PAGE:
Drawing can be easy. Sure, some people learn faster or find it easier than others, but it is a skill that anyone can acquire with a little bit of practice. If you want to draw well and learn it quickly, though, here are a few steps that can get you there.
1. Copy, don't trace
If you want to get good at drawing fast, you have to use reference photos. Rather than just try to draw from life or from photos, though, find an artist whose style you like and try to emulate them. It could be a famous artist or just someone on Twitter or Tumblr. Choose a piece you like, preferably a sketch so you can see how they drew it, and literally try to recreate it yourself. Your art won't look exactly like there's, but you'll learn by imitating. Once you finish that drawing, rinse and repeat with a different artist or piece. Over time, you'll figure out how they draw the face shape that you like or learn that the nose they draw looks better if you tweak it a little bit, and eventually start to develop your own style out of theirs. This is exactly how I learned to draw in high school. I used to copy Burdge's fanart into my sketchbooks, and my current style grew directly from that.
2. Figure draw
While nude models are best, since drawing the body without clothes is the best way to understand the way the body actually moves, it's not always easy to find them. However, your new model could just be the person sitting across from you in the library, or relaxing on the campus green, or waiting to be called at jury duty. It could be a reference photo you found online. Some of my favorite figure drawings came out of online reference galleries like Bodies in Motion or SenshiStock. If you aren't uncomfortable with nude models, though, try CroquisCafe on Youtube. The channel has hundreds of nude models pose in real time, building from thirty-second poses to five-minute poses. It also has tutorials and close-up references for harder things to master, like hands and faces.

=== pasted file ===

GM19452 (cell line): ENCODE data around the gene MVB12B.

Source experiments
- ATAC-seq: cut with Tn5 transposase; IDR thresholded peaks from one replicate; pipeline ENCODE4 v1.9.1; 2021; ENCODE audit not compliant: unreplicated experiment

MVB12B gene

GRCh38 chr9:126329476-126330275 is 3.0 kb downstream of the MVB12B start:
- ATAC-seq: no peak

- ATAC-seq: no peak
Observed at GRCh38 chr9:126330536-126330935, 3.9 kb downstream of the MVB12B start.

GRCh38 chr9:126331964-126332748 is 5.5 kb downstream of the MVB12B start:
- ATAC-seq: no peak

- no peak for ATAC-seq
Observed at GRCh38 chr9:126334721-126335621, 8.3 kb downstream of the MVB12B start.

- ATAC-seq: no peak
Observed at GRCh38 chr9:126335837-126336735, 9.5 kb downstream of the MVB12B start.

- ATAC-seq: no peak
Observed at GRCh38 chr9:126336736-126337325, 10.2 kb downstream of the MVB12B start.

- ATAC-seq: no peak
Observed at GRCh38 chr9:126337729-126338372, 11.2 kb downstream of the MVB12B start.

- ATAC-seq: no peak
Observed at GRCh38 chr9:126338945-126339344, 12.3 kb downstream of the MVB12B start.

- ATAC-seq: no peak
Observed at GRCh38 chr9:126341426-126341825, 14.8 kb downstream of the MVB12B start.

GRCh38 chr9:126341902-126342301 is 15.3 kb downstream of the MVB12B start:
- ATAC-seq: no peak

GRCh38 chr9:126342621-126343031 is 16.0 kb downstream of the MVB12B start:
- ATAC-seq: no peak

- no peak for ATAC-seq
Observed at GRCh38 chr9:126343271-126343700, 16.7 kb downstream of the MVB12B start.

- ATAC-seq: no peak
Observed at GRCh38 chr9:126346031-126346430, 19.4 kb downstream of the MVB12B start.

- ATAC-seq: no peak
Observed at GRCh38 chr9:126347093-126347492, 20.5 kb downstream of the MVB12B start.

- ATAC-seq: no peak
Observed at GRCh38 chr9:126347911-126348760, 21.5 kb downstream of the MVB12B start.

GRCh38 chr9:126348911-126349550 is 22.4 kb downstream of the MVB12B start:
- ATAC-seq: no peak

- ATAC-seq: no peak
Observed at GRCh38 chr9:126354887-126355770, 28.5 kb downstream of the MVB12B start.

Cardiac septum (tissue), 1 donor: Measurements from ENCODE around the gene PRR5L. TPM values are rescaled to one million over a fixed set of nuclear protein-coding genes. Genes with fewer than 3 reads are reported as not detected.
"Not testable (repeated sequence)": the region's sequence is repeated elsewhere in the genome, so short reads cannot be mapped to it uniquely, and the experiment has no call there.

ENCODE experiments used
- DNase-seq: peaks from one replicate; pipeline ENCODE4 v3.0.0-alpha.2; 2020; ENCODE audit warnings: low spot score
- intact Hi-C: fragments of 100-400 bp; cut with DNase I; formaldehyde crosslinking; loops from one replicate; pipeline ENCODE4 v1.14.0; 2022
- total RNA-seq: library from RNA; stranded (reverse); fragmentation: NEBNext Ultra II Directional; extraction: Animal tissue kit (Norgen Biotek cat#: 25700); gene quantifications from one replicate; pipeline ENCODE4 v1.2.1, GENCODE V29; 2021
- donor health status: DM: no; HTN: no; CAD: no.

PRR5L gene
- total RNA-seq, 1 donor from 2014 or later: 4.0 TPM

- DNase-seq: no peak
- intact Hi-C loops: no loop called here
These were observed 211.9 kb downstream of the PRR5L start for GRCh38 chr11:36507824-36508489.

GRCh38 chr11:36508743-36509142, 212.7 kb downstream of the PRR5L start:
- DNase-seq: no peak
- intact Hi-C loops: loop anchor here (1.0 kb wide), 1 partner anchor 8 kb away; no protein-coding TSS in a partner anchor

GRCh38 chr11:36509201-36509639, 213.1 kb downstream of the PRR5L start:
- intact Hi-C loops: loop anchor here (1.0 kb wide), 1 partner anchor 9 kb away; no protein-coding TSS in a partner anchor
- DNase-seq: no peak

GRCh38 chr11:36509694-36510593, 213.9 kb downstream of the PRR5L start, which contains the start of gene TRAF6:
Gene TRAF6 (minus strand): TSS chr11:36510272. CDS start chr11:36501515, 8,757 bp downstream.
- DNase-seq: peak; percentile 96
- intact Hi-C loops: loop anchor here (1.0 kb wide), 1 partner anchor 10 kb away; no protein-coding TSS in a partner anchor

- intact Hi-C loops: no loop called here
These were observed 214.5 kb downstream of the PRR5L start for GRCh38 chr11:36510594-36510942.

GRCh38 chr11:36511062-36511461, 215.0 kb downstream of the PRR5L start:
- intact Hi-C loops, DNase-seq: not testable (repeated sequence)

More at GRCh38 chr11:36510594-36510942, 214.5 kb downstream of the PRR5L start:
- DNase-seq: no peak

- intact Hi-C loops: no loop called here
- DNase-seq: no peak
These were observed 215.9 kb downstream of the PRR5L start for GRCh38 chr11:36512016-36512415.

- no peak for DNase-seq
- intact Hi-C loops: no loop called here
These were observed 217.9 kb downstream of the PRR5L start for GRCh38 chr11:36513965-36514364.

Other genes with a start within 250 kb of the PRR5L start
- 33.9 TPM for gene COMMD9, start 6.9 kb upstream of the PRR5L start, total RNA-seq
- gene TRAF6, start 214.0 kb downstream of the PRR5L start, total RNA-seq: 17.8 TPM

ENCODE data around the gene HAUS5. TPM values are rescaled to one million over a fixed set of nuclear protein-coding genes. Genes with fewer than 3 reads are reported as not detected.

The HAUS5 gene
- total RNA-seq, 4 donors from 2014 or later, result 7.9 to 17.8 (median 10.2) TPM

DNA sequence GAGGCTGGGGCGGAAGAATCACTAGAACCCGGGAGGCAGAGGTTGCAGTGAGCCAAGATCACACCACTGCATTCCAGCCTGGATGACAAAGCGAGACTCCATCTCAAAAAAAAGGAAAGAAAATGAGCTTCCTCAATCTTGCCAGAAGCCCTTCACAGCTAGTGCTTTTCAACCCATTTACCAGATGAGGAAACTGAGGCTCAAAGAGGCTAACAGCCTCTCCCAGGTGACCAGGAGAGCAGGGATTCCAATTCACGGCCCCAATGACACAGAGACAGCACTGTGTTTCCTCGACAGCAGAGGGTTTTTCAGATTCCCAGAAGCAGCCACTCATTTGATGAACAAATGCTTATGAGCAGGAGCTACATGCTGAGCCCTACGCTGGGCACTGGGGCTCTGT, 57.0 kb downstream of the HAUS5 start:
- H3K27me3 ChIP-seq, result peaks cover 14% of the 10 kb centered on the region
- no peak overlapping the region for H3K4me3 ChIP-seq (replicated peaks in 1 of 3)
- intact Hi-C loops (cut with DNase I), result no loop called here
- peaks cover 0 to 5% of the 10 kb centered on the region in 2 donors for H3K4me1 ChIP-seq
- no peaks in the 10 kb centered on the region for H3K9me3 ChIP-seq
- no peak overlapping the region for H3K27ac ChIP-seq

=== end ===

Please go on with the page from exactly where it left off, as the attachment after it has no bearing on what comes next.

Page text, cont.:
3. Learn the human face
Once you start to learn the human face, it's really easy to fall into drawing the same face in every picture. To mix things up and really learn how facial structure works, uses reference faces. The random selection on Humanae on Tumblr is a really good resource for facial references. Choose the one you like, or just add "/random" to the end of the Humanae URL and try to draw the face you are given. If you're still having trouble with faces, try simplifying each random face you're given. Find the nose in just a few lines so you can come back to it later. Establish eye size and distance with a dot or a stroke, and then use detail. Just try to figure out how each face works before spending more than ten minutes on one person.
4. Find something that inspires you
It could be a show, a comic, a person, a song. Find something that makes you wish you could create, and then sit down and do it. If it's a story, it might be a drawing of the characters, a recreation of a scene you liked, a comic of the moments you wish had happened. If it's an album, it could be an interpretation of a lyric or of the artist. If you have your own creative work to go off of, like a short story or poem, bring that to life. Just always try to have something in your life that inspires you, because if something is urging you to create, it becomes hard to avoid it.
5. Keep drawing
You won't improve in one night. You might not improve in a week. You will improve, though, as long as you keep doing it. You don't have to carry a sketchbook around. Just doodle in the margins of your notebook. Steal some printer paper and sketch. Keep going, because it's impossible to get worse with practice.